WHAT IS COMPUTATIONAL THINKING?
Computational thinking can be used to solve problems in almost all areas of our lives and helps kids develop some pretty great life skills that can apply to a variety of situations. A computational thinker approaches problems by:
- Experimenting and playing to solve a problem that might have more than one possible solution
- Working together with others to reach a common goal
- Persevering when faced with a difficult problem
- Finding and fixing errors in complex problems
- Designing and making solutions for open-ended problems
- Understanding their own strengths and weaknesses
SOME BOOKS TO READ WITH YOUR ACTIVITY
We love incorporating books into our activities. Here are some great books about coding to read with your activity!
- Lauren Ipsum: A Story About Computer Science and Other Improbable Things by Carlos Bueno
- Who Says Women Can’t Be Computer Programmers? The Story of Ada Lovelace by Tanya Lee Stone
- Hello Ruby: Adventures in Coding by Linda Liukas
- How to Code a Sandcastle by Josh Funk
- Coding the Way Unplugged STEAM Activity
- Get Your Kids Coding With Swift Playgrounds
- Get Your Kids Coding With Osmo
- Crack the Code & Binary Code 5-Bit Challenge
PIN THIS IMAGE TO SAVE THIS ALGORITHM EASTER EGG COLORING ACTIVITY
Easter STEAM Activities for Kids
Find more Easter STEAM activities for kids!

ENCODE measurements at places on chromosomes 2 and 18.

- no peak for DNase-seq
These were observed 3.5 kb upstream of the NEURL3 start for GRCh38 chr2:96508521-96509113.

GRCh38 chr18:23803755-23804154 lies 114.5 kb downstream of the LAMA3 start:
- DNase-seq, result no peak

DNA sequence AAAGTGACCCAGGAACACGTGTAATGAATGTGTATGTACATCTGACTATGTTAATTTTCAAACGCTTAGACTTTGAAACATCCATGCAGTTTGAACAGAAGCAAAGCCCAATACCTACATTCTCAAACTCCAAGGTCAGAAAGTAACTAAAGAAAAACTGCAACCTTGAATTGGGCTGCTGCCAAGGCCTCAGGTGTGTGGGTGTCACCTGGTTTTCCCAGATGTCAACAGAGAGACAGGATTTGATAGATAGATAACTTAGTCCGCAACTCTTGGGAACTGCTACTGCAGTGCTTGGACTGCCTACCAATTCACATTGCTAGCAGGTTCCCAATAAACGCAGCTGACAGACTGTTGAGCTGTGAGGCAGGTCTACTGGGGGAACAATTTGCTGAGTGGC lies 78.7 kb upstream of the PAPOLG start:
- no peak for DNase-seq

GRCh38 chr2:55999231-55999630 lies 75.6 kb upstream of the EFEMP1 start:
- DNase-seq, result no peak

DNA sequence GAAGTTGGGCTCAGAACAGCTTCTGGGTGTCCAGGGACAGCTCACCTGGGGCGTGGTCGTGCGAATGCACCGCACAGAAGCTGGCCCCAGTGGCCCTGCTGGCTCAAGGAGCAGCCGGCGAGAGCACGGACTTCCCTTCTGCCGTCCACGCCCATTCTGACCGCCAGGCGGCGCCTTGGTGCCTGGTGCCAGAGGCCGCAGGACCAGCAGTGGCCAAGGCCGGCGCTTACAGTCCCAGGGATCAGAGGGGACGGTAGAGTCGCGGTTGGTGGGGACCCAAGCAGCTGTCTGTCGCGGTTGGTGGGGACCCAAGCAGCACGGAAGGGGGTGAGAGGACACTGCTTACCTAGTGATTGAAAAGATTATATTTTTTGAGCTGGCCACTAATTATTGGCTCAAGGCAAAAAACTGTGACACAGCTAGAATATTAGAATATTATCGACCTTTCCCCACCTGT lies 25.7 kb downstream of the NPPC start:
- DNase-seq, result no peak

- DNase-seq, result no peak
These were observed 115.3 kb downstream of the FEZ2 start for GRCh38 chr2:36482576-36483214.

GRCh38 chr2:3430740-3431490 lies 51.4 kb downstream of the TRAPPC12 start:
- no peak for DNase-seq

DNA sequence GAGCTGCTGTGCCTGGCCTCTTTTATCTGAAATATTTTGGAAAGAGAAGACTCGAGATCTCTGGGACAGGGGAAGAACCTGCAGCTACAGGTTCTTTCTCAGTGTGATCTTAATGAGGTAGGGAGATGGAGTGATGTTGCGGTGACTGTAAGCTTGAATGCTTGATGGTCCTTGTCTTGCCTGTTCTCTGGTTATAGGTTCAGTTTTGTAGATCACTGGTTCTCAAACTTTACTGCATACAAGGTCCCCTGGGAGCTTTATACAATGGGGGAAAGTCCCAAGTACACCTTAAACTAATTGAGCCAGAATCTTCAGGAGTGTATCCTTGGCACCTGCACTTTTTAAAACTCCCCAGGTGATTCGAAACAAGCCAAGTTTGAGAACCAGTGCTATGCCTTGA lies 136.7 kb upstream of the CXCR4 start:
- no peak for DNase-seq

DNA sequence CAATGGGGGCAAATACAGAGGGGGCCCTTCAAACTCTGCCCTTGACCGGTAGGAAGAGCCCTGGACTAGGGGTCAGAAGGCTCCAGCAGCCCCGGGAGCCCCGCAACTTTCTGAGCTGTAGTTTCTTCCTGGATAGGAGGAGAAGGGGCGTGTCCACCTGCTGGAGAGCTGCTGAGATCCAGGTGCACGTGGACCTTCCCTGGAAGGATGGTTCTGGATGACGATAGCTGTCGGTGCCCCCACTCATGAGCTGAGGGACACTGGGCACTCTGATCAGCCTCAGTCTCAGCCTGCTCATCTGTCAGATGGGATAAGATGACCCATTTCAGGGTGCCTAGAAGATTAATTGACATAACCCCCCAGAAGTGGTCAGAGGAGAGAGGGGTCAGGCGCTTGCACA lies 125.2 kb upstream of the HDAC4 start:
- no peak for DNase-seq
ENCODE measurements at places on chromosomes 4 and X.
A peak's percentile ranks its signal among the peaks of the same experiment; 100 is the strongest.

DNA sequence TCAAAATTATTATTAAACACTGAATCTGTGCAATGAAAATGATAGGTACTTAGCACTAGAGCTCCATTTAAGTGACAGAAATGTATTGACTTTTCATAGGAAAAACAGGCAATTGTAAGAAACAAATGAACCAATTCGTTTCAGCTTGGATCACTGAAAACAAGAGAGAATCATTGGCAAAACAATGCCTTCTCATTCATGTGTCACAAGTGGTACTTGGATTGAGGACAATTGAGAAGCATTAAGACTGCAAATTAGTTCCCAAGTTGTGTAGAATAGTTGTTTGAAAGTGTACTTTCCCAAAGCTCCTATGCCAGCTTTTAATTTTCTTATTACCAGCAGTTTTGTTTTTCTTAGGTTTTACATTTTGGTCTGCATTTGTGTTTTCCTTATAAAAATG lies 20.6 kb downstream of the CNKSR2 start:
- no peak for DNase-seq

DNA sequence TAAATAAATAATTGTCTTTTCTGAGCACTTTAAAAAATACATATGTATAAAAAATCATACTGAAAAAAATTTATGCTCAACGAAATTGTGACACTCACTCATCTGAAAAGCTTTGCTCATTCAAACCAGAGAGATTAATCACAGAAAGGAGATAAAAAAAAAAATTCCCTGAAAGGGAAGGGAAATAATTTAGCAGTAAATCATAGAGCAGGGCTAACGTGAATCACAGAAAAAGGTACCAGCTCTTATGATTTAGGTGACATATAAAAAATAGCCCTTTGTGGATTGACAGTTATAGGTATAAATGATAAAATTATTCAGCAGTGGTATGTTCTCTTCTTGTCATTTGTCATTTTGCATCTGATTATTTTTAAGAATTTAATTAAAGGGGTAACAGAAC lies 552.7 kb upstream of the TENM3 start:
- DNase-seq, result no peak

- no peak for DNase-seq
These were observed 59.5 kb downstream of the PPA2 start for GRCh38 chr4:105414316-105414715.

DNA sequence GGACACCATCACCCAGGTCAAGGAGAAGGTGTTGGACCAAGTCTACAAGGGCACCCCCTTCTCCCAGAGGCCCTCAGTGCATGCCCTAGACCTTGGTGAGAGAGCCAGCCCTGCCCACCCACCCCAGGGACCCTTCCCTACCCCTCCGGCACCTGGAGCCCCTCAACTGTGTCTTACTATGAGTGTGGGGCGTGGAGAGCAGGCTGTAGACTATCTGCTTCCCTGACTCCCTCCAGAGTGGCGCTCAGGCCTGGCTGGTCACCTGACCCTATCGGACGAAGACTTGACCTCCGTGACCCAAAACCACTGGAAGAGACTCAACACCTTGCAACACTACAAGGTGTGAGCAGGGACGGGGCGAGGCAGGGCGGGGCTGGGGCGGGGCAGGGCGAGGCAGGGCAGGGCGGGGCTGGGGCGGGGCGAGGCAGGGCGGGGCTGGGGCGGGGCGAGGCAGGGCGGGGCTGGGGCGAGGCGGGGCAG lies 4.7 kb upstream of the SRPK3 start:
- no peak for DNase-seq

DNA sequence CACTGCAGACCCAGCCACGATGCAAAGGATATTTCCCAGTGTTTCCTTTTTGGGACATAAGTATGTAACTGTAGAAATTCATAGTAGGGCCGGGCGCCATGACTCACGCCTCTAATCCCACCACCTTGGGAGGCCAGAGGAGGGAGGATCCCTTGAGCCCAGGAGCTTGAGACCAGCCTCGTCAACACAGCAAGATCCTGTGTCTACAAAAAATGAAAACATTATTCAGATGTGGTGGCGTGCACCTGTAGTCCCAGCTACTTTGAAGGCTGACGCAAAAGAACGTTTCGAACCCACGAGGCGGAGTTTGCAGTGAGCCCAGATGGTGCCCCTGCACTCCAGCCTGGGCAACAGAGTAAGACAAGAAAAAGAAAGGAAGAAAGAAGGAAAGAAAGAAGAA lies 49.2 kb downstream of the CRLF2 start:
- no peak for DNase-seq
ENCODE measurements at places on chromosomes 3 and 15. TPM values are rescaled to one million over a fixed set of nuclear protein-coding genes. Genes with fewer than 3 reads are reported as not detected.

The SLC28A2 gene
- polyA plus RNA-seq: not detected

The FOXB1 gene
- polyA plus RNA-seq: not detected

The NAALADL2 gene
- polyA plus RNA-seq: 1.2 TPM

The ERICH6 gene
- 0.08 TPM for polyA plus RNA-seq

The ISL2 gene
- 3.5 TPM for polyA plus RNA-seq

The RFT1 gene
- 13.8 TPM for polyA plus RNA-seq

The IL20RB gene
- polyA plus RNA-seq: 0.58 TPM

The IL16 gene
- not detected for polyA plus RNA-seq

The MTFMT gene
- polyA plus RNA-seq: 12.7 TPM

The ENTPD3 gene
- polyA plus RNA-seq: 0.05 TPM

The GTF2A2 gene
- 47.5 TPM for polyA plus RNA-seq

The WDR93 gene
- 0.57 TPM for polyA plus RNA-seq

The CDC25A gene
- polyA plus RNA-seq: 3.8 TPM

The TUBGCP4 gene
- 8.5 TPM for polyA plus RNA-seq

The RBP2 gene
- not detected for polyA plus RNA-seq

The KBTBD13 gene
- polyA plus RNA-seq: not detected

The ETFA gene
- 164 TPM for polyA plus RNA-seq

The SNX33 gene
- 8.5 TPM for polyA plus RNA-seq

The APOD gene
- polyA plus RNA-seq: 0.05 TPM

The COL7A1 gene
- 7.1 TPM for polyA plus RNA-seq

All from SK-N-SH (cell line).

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Easter Bunny Egg Hunt Coding for Kids
This elementary egg hunt coding activity is a great Easter-themed way to introduce the basics of computer programming to kids in Kindergarten through 5th grade.
Free Printable Easter Worksheets for Kids
There may still be snow on the ground here in Wisconsin, but Spring is quickly approaching! To celebrate, here are some free Easter worksheets for kids! These worksheets include a few different exercises for kids of different learning levels.
Repurpose Crayons: Make Sun Catchers from Crayon Shavings
Repurpose crayons into beautiful sun catchers from crayon shavings! Use crayon shavings to make Easter Egg sun catchers with this repurposed crayon activity perfect for Easter.
Preschool STEAM Easter Sequences Coding with Jelly Beans
Grab these Easter Sequences Preschool Unplugged Coding Activity worksheets to practice sequencing today and finish writing sequences with jelly beans!
Hexadecimal Color by Number Easter Eggs
This Hexadecimal Color-by-Number Easter Egg worksheet is a great introduction to how HTML color coding works and other basic coding skills!
Meet Toni, the Maker Mom behind Our Family Code
Hey there, I’m Toni! I’m a software engineer and Maker Mom that finds my joy in unleashing my children’s curiosity by exploring STEAM concepts with my fantastic five!
When I’m not chasing toddlers or raising tweens, you can find me tearing things up and putting them back together over here at Our Family Code.
I am the owner and content creator of multiple educational websites designed to increase access to STEAM & STEM education with a focus on teaching computer science and coding to kids of all ages!
You can also find out more about me by visiting ToniGardner.com!